A Plea, If You Will

Recently, more than the average number of cats have been returned to us.  In most of these cases a little more forethought on the part of the adopting persons would have saved us and the cats some frustration and anxiety.  One of the reasons rescue groups require people to fill out an application is to assure that they understand that having a pet is a responsibility and a job, in addition to a pleasure.

As much as we want to find homes for all the cats we foster, we are not so eager to see them go as to place them with people who have not given some real thought to what it’s going to mean to be responsible for a life.  People sometimes romanticize having a pet—think it’s all going to be purring and cuddling and doing cute tricks, they think someone else in the house who reluctantly agreed to the cat is going to come around, they think the cats and dogs they already have will be thrilled with the new addition despite knowing full well that the current pet is happy to have the house to themself.

It’s odd, being so new to this as I am, to realize that part of my job in working the adoption clinics is not my trying to convince someone to adopt a cat, but sometimes quite the opposite: to convince someone that maybe they aren’t ready for a pet, or that the pet they are thinking about isn’t the right choice for their home and family.  I see people drawn to a cat they like looks of, but when they talk about the kind of a cat they want (low-key, playful, cuddly lap-cat, always running around), I see they are looking at the wrong cat.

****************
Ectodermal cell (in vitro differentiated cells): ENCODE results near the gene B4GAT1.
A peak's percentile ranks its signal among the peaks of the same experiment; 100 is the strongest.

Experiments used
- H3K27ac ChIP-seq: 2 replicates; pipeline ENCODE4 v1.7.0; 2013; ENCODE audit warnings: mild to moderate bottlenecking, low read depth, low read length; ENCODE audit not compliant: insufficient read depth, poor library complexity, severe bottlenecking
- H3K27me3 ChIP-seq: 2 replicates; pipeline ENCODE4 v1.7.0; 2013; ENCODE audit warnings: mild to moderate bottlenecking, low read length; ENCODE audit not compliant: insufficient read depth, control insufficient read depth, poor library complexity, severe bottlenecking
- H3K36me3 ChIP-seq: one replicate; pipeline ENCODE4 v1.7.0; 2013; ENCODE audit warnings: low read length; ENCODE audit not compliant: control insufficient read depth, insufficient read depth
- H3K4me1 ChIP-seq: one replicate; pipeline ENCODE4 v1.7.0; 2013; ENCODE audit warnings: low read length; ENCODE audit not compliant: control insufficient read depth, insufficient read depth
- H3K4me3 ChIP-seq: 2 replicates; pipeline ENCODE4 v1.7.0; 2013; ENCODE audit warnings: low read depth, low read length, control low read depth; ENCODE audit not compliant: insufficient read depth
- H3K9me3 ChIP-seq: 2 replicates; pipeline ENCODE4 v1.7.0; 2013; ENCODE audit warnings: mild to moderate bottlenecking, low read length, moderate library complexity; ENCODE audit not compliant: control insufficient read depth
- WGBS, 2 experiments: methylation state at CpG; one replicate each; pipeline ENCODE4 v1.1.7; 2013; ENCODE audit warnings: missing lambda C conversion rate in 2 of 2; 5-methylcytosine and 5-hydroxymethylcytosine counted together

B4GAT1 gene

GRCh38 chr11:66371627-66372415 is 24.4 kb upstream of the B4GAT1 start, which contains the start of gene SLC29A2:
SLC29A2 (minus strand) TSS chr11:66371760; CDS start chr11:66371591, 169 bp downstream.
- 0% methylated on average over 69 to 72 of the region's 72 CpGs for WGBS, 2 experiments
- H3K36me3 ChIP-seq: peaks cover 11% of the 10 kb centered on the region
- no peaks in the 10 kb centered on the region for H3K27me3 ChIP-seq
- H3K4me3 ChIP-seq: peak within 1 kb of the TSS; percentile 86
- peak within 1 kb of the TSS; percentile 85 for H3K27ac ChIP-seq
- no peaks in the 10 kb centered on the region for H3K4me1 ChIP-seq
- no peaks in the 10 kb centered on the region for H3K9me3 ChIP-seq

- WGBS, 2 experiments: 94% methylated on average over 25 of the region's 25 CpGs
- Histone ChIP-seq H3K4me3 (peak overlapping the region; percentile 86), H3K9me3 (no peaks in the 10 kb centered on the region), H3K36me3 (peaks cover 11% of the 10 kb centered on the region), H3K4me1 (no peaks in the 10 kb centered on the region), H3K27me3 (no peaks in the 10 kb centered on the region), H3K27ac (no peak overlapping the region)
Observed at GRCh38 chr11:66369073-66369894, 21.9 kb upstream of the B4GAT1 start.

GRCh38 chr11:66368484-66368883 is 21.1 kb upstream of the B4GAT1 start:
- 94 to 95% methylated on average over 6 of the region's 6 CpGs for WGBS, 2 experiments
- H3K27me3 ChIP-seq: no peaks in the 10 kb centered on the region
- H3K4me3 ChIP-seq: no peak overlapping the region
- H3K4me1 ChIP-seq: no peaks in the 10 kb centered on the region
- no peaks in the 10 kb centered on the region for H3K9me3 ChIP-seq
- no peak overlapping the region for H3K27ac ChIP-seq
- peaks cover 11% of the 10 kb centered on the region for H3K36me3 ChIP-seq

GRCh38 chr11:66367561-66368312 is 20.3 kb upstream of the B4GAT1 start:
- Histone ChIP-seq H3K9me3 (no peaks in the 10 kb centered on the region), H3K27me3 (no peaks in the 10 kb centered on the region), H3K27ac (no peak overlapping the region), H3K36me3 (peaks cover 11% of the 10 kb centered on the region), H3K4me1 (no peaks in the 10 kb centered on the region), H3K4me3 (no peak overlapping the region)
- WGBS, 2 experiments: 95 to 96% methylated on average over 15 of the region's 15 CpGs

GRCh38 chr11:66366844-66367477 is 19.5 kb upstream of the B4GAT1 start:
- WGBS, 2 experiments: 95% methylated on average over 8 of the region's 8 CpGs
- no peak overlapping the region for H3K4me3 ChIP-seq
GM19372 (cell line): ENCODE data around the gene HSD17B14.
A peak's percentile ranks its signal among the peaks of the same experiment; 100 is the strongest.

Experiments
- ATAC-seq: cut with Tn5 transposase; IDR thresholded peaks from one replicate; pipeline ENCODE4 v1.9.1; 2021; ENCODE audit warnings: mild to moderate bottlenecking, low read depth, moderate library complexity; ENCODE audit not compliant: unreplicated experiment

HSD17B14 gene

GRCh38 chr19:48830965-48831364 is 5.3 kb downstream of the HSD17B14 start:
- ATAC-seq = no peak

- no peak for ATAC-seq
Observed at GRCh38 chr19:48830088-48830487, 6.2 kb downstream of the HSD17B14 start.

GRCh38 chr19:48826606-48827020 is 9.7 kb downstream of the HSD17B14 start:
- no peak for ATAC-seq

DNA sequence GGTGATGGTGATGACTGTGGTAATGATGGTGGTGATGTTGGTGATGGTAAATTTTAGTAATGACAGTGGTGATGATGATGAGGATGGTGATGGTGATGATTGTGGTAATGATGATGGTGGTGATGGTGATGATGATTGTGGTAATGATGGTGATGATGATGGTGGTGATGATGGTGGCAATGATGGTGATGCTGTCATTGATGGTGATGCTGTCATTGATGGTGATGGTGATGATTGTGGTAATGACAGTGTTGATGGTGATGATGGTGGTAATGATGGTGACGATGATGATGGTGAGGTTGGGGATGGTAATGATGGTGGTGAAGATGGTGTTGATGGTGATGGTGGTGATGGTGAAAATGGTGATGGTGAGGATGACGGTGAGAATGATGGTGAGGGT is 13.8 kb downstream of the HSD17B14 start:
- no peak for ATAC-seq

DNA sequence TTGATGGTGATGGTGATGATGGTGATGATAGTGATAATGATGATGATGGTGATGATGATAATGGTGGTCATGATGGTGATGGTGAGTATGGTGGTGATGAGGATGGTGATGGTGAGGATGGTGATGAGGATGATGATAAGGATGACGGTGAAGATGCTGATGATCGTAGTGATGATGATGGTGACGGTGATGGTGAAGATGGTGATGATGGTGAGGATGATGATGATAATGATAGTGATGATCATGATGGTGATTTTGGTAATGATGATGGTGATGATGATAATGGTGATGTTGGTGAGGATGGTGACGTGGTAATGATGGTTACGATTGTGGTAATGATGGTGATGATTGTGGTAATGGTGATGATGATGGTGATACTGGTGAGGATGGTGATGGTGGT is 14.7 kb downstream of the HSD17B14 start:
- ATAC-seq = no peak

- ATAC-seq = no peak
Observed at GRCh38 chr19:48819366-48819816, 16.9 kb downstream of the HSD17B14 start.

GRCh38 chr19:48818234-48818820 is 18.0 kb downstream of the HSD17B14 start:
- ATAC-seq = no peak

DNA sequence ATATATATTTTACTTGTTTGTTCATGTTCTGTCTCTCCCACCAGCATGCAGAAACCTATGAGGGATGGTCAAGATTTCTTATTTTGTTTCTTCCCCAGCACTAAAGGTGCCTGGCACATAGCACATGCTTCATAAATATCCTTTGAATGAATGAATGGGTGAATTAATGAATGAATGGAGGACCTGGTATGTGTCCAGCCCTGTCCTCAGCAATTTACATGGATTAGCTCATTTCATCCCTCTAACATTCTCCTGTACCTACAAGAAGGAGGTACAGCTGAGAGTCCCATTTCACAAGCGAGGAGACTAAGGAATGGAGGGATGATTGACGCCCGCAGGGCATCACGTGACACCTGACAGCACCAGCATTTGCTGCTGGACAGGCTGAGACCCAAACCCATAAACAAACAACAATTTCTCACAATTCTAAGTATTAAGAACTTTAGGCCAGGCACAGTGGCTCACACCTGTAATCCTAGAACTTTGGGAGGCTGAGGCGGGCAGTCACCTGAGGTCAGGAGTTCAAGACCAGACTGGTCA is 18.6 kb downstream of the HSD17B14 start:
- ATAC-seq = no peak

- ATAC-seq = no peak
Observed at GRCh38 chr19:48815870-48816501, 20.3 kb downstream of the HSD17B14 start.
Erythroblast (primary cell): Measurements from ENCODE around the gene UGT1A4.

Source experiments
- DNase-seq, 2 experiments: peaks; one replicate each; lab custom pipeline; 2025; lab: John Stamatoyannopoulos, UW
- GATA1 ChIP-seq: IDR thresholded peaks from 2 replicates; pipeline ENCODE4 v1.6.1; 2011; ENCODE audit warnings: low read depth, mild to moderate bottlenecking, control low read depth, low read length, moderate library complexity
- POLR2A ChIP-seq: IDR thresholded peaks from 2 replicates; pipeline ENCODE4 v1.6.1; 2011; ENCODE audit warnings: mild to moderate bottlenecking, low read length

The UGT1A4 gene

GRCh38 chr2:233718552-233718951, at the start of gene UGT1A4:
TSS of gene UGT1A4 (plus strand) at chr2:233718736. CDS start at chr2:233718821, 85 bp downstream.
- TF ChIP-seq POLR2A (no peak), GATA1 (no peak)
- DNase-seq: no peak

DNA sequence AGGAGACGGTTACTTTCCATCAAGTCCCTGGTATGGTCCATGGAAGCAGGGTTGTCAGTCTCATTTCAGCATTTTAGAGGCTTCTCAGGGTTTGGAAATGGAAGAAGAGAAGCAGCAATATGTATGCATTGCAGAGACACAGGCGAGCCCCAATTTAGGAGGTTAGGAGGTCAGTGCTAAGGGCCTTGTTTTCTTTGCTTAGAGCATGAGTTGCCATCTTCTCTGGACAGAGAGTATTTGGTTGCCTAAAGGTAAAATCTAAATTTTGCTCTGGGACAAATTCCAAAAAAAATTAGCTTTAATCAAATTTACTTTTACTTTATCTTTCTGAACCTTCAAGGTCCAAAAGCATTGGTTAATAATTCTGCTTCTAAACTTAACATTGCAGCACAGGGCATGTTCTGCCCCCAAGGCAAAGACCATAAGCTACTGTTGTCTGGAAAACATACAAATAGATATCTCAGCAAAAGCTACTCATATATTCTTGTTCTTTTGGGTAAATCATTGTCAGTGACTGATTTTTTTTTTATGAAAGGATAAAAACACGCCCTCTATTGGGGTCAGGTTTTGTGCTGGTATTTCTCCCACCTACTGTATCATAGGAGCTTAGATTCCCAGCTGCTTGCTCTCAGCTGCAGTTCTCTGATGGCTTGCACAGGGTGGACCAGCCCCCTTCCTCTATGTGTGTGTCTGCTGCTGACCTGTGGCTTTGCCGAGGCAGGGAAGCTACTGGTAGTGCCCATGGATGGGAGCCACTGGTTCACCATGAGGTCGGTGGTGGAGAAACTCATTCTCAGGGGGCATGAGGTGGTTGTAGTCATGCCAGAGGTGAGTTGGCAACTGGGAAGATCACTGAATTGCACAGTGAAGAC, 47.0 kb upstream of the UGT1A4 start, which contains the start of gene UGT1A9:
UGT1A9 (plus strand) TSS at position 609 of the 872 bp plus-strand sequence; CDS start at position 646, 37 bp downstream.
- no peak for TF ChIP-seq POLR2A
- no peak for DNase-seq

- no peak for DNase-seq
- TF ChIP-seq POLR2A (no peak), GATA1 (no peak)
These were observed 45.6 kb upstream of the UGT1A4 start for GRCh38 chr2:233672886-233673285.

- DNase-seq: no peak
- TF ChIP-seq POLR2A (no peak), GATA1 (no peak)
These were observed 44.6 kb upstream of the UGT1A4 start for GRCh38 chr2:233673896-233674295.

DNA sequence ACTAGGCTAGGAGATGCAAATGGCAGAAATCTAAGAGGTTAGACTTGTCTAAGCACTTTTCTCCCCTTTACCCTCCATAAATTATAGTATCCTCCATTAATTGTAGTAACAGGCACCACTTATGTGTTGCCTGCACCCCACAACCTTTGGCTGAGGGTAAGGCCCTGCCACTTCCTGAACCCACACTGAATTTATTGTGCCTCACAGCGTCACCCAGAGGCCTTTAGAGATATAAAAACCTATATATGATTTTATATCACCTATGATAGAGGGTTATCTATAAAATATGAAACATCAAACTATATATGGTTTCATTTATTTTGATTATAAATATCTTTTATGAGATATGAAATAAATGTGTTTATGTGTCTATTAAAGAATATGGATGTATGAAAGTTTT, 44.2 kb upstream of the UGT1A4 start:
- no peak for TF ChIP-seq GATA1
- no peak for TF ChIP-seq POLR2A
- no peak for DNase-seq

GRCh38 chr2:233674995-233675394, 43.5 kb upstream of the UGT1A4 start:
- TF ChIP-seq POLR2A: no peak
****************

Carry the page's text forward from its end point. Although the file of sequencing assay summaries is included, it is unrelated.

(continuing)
suzanne on a window cornice after scaling the grandfather clock

One of my own fosters, Suzanne, was adopted this weekend.  She is a wild woman, jumps on the furniture, grumbles under her breath when you tell her “stop it” (it sounds ridiculous but anyone who has met her can confirm that she really does grumble under her breath), insists on going into any closet, drawer, or cupboard you open . . .  She was clearly not the cat for someone who wants a quiet lap cat to cuddle with in the evenings (although she does enjoy a good cuddle once she tires herself out).

That’s my plea to any prospective pet caretakers: think about what 15 to 20 years of responsibility really means; think about why you want the pet in the first place; how you live; how much time you’ll spend with it; which one—if any, is truly the right one for you.

Charles on behalf of Purrfect Cat Rescue


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